U.S. Sen. Bill Nelson is asking that Congress investigate whether restrictive new voting laws in more than a dozen states — including Florida — are part of an “orchestrated effort to disenfranchise voters,” according to a letter released Tuesday. The request by the Florida Democrat — who’s running for re-election in 2012 — follows a report last month by the Brennan Center for Justice, a watchdog group based in New York City, that found new regulations passed in 14 states, most them Republican-controlled, could make it harder for 5 million voters to cast ballots nationwide.
Nelson has requested that a Senate Judiciary subcommittee hold field hearings in the 14 states to see whether the efforts were coordinated and “to what extent such might be illegal,” according to a letter he sent to U.S. Sen. Dick Durbin, D-Ill., chair of the Subcommittee on the Constitution, Civil Rights and Human Rights.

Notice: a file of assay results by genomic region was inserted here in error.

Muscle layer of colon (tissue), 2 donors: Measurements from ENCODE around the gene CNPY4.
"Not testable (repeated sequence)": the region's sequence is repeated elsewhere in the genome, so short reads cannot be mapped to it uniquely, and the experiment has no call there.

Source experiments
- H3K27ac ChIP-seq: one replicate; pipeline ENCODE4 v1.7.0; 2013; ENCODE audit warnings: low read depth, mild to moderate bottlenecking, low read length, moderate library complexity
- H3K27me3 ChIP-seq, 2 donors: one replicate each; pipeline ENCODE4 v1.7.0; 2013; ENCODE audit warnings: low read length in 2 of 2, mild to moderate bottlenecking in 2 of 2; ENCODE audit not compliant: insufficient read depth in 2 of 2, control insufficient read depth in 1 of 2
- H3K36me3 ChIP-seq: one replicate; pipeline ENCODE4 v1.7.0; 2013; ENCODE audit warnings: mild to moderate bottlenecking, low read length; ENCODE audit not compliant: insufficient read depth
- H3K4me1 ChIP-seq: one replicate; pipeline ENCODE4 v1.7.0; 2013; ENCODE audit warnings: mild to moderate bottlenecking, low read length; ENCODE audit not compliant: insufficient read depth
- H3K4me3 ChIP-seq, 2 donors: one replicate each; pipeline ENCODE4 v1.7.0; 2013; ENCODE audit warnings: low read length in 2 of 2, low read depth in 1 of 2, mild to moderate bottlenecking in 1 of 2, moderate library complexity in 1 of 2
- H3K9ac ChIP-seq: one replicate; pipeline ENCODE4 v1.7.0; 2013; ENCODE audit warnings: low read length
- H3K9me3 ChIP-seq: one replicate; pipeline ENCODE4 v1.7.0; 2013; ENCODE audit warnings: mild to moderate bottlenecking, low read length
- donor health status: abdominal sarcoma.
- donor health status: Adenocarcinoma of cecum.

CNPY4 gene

The move by Nelson comes as changes to Florida’s election rules — including fewer early-voting days — get their first day in court today. Florida sought the judicial review to avoid asking the U.S. Department of Justice for approval under the Voting Rights Act of 1965. Five counties — Collier, Hardee, Hendry, Hillsborough and Monroe — fall under the law.
Lawyers representing the state, several voting-rights groups and the Justice Department will meet at the U.S. District Court here to settle on a hearing schedule to review the changes. A three-judge panel ordered the conference last week in a ruling that suggested a decision might not come until at least May, or well after Florida’s Jan. 31 presidential primary.